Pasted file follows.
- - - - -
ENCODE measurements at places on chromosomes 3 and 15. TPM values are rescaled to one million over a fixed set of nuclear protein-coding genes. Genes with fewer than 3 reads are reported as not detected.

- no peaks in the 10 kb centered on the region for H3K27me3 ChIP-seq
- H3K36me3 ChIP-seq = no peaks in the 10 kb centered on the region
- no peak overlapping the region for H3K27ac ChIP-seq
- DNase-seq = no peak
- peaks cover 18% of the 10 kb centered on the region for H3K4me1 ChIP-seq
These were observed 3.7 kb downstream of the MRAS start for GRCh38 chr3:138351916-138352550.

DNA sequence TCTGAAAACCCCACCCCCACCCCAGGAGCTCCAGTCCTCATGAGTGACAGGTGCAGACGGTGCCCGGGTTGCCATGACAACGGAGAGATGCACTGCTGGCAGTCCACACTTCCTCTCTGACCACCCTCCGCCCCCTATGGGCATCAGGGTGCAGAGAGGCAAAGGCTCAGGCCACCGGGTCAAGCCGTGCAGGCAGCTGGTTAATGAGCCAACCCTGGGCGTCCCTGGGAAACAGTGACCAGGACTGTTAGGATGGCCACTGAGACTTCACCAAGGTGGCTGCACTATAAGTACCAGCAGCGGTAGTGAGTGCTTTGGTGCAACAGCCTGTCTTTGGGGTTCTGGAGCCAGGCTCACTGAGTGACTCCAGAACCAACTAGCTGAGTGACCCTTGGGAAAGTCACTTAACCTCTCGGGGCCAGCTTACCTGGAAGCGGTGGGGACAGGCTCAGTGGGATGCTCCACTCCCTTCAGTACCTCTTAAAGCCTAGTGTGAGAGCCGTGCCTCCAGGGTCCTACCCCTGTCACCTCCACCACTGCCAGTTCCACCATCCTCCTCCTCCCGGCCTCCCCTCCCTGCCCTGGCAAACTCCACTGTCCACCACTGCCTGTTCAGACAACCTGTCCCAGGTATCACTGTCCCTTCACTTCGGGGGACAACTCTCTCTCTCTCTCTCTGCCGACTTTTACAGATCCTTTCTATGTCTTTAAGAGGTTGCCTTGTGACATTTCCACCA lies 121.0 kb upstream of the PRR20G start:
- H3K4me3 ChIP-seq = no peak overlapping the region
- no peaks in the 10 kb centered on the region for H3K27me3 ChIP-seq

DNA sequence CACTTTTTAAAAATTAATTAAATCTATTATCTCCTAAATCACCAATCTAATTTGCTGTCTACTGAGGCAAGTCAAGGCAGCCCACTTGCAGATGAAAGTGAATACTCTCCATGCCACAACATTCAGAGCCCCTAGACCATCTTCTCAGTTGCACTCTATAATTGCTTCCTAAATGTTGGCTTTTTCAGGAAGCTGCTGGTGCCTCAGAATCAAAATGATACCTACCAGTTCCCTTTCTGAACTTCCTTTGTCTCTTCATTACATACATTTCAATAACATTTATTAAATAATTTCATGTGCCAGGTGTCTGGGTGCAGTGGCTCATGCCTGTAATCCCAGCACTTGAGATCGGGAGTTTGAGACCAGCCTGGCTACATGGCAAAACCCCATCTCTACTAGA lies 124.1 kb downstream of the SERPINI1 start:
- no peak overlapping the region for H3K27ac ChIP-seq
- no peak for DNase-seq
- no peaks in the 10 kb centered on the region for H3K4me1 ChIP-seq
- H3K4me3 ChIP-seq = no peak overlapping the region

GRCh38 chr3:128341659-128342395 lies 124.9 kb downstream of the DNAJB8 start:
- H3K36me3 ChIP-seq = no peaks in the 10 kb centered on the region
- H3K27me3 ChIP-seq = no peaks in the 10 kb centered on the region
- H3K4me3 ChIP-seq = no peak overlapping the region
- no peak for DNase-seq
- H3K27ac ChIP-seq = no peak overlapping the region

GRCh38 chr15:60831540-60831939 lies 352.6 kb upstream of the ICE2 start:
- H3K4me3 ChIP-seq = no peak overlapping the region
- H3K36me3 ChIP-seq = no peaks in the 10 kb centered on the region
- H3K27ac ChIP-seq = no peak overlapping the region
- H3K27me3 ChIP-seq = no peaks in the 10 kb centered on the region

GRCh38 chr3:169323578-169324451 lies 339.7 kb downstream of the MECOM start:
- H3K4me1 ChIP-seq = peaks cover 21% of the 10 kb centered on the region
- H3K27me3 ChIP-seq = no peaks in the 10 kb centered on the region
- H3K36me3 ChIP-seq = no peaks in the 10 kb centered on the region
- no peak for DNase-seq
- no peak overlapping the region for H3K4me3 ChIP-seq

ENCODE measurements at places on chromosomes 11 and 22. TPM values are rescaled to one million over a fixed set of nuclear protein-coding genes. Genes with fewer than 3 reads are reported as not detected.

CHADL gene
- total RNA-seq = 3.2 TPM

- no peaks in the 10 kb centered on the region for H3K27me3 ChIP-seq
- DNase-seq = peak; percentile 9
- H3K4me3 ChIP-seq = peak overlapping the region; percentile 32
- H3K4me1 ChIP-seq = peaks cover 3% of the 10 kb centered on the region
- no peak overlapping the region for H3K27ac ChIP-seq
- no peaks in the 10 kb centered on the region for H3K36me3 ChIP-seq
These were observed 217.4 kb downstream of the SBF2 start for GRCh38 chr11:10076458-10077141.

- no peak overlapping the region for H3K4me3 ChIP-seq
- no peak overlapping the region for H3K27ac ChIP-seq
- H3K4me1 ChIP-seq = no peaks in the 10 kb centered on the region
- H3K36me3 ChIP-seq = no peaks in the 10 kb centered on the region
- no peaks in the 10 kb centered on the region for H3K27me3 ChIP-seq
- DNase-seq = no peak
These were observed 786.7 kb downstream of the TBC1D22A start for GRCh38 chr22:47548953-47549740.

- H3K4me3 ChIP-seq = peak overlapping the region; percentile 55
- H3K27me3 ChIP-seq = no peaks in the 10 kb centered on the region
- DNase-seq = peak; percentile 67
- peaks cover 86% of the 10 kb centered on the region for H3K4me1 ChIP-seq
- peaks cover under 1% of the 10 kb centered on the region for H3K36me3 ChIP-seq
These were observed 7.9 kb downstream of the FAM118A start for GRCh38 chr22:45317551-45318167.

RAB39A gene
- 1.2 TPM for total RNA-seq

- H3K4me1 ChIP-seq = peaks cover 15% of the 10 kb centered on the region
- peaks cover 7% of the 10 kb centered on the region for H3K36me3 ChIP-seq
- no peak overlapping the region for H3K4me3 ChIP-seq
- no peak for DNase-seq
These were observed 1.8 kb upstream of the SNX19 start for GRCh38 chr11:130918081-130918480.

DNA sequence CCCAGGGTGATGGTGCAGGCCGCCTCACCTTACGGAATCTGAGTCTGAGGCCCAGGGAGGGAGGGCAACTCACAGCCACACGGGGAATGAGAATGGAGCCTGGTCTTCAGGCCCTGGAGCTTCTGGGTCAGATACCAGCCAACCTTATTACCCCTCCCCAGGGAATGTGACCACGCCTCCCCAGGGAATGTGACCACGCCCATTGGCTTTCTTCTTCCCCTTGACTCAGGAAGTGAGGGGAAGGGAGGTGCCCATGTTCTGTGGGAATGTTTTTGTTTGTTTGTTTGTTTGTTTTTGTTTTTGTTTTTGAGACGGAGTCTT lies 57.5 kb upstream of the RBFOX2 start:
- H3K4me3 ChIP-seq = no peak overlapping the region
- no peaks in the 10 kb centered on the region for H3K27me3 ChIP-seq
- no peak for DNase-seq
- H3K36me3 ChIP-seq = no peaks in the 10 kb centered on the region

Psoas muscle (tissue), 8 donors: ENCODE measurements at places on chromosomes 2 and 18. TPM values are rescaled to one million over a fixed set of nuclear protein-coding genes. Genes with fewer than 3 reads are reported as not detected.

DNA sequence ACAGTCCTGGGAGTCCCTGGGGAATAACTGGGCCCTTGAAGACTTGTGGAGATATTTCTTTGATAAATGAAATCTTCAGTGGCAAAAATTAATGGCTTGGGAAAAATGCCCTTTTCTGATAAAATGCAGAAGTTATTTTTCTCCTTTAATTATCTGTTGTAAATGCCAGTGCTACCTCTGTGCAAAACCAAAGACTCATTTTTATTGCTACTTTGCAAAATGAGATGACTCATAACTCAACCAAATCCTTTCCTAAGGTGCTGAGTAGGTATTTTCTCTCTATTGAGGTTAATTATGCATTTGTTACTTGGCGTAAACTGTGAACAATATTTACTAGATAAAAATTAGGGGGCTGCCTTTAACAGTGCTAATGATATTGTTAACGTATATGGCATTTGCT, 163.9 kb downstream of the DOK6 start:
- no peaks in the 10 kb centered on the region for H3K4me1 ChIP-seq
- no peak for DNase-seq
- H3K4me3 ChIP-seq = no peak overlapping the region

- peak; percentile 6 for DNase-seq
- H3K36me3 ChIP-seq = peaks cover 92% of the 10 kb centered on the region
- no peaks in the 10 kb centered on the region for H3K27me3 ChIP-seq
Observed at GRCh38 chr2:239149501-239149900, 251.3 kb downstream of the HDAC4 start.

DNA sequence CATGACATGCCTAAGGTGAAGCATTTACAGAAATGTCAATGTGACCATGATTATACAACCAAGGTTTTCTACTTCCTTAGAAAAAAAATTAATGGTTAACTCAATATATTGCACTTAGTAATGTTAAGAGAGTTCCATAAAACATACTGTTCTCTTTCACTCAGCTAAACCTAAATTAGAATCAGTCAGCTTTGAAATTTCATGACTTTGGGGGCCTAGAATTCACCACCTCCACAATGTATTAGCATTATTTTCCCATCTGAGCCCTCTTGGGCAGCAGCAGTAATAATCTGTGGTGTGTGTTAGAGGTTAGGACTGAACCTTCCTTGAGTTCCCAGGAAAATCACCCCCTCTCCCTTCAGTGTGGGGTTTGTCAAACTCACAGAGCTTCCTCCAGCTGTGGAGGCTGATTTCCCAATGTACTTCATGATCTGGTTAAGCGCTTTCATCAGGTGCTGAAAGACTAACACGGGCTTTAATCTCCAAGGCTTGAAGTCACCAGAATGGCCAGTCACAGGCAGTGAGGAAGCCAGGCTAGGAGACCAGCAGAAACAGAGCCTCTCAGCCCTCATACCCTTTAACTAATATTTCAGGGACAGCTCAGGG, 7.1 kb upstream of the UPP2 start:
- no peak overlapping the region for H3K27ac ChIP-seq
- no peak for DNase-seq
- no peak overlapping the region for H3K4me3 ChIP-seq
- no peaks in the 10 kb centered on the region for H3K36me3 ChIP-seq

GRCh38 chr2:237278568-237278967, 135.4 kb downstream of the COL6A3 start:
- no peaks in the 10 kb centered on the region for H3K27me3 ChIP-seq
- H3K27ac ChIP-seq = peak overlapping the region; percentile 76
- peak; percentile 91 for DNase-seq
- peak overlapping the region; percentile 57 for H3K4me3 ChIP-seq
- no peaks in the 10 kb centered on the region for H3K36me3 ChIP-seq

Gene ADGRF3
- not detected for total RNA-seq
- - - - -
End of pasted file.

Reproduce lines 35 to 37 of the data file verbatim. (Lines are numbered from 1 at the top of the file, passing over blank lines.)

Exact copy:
- total RNA-seq = 3.2 TPM

- no peaks in the 10 kb centered on the region for H3K27me3 ChIP-seq
- DNase-seq = peak; percentile 9